More importantly, these changes were not observed on the “following day” after DST but instead on a Monday and Tuesday, respectively. Why did Matthew Walker choose these somewhat random days? My guess would be, because they were the only ones significant at the 5% level, which would be a classic case of “p-value fishing”. If one adjusted for the multiple comparisons (7 days of the week were tested), the significance disappears altogether. In that light it is no surprise that the authors “looked for the same signal in more recent data and it is markedly attenuated and no longer significant” (private communications with Dr. Gurm).

I would claim that our intuition does not expect a measurable/large effect of DST on one particular day. In a similar context, Gelman and Weakliem have pointed out the statistical challenges in estimating small effects: “… systematic errors such as overestimation of the magnitudes of small effects can mislead scientists and, through them, the general public”.

The brash and reckless overstatement of these modest/insignificant heart attack numbers really worries me, since they do not come from a tabloid journalist, YouTuber or casual blogger but from a renowned scientist at the esteemed University of Berkeley. BTW, I was unable to find any backing of the statement on “exactly the same profile for car crashes, road traffic accidents, even suicide rates” in the literature.

What about the click-bait-type opening line of those “significantly smaller testicles of men who sleep only five hours”? Unfortunately, Prof. Walker did not reveal the corresponding academic sources. The most likely and relevant paper I found on Google Scholar is a study of the association between sleep disturbances and semen quality from 2012:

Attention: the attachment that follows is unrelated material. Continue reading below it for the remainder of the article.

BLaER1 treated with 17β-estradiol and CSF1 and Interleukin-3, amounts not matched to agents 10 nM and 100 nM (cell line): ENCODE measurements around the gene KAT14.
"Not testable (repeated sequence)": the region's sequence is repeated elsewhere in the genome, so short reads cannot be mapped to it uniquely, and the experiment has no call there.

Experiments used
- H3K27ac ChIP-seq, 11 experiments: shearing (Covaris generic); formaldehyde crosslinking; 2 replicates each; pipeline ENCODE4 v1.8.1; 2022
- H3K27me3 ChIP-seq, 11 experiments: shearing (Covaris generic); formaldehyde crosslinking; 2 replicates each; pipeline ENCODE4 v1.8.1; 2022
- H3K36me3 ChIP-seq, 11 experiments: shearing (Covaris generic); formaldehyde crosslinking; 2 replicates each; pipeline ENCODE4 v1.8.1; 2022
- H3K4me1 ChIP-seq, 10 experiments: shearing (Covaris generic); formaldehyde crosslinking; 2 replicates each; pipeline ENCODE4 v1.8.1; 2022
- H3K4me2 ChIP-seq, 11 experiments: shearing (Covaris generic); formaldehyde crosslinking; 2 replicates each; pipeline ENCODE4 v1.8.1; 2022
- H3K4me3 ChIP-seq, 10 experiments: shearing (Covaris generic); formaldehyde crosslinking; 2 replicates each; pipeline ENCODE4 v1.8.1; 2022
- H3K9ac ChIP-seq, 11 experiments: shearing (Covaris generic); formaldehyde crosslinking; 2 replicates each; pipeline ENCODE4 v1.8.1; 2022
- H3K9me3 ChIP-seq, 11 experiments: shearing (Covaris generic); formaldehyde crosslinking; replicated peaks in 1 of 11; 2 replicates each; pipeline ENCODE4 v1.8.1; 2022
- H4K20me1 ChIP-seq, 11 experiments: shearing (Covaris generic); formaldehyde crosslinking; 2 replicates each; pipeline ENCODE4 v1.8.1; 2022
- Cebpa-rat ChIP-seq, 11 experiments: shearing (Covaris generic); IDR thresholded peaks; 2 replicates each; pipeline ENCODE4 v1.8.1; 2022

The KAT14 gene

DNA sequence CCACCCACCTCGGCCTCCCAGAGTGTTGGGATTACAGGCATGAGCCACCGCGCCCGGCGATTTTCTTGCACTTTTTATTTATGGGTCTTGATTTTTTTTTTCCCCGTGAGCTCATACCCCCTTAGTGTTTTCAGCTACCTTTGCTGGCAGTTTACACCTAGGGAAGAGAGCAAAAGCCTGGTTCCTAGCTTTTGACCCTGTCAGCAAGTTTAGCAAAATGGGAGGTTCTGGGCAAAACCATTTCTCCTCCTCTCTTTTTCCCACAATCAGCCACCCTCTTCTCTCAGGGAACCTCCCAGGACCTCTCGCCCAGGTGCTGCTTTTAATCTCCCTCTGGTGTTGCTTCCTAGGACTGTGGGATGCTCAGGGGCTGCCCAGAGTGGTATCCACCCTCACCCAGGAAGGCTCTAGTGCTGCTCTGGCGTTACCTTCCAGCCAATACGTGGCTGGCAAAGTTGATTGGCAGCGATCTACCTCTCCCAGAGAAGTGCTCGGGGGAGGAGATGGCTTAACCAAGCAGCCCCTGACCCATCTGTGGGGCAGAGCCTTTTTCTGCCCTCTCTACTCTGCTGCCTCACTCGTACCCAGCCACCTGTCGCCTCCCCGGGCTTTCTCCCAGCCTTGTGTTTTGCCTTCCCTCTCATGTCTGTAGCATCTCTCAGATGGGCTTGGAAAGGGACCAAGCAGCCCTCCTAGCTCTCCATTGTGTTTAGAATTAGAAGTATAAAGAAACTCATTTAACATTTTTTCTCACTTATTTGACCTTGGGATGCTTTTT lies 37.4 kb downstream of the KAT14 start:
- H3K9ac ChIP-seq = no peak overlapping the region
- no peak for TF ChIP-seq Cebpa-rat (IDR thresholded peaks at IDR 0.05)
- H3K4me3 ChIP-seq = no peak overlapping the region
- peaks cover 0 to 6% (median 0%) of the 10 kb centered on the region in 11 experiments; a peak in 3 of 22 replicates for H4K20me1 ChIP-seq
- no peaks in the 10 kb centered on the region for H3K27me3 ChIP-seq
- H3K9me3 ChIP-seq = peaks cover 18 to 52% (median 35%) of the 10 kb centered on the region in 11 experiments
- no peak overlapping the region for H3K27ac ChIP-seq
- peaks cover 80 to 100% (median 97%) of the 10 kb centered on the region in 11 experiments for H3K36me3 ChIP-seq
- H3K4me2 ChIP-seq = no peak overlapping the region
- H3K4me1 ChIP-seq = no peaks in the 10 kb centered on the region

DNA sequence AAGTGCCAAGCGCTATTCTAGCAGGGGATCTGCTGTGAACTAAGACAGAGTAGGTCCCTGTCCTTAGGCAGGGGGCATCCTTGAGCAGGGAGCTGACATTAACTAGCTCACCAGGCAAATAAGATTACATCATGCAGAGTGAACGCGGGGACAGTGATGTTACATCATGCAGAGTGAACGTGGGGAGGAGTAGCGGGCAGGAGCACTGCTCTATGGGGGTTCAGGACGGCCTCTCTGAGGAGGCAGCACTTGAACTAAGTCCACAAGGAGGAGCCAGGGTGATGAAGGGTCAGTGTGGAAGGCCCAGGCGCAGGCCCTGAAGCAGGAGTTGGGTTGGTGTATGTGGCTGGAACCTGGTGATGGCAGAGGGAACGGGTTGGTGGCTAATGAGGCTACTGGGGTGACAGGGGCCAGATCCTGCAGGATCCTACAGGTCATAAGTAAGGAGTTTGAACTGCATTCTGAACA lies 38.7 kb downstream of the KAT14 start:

This demographically extremely narrow study focusses mainly on semen quality but also reports that. “After control for confounders, sperm concentration, total sperm count, percent motile spermatozoa, percent morphologically normal spermatozoa, and testis size were significantly lower among both men with higher sleep scores and men with lower sleep scores in comparison with the reference group”. Table 3 contains the main results, with testis size highlighted:

Notice the low sample size in the „>50” category (76 men) and the wide confidence interval for \(\beta\) ([-2.5; -0.1]) which almost includes zero1.

To give the reader a feel for the magnitude of the effect: The upper end of the CI should be compared with the median/mean of about 21ml, so “significant” really means a reduction of about 0.5 %! It is further noteworthy that an even more significant reduction of testis size was observed for the extremely good sleep score of zero2.
The authors of this paper did not see how the sleep score >50 could possibly be translated into “Men who sleep five hours a night”.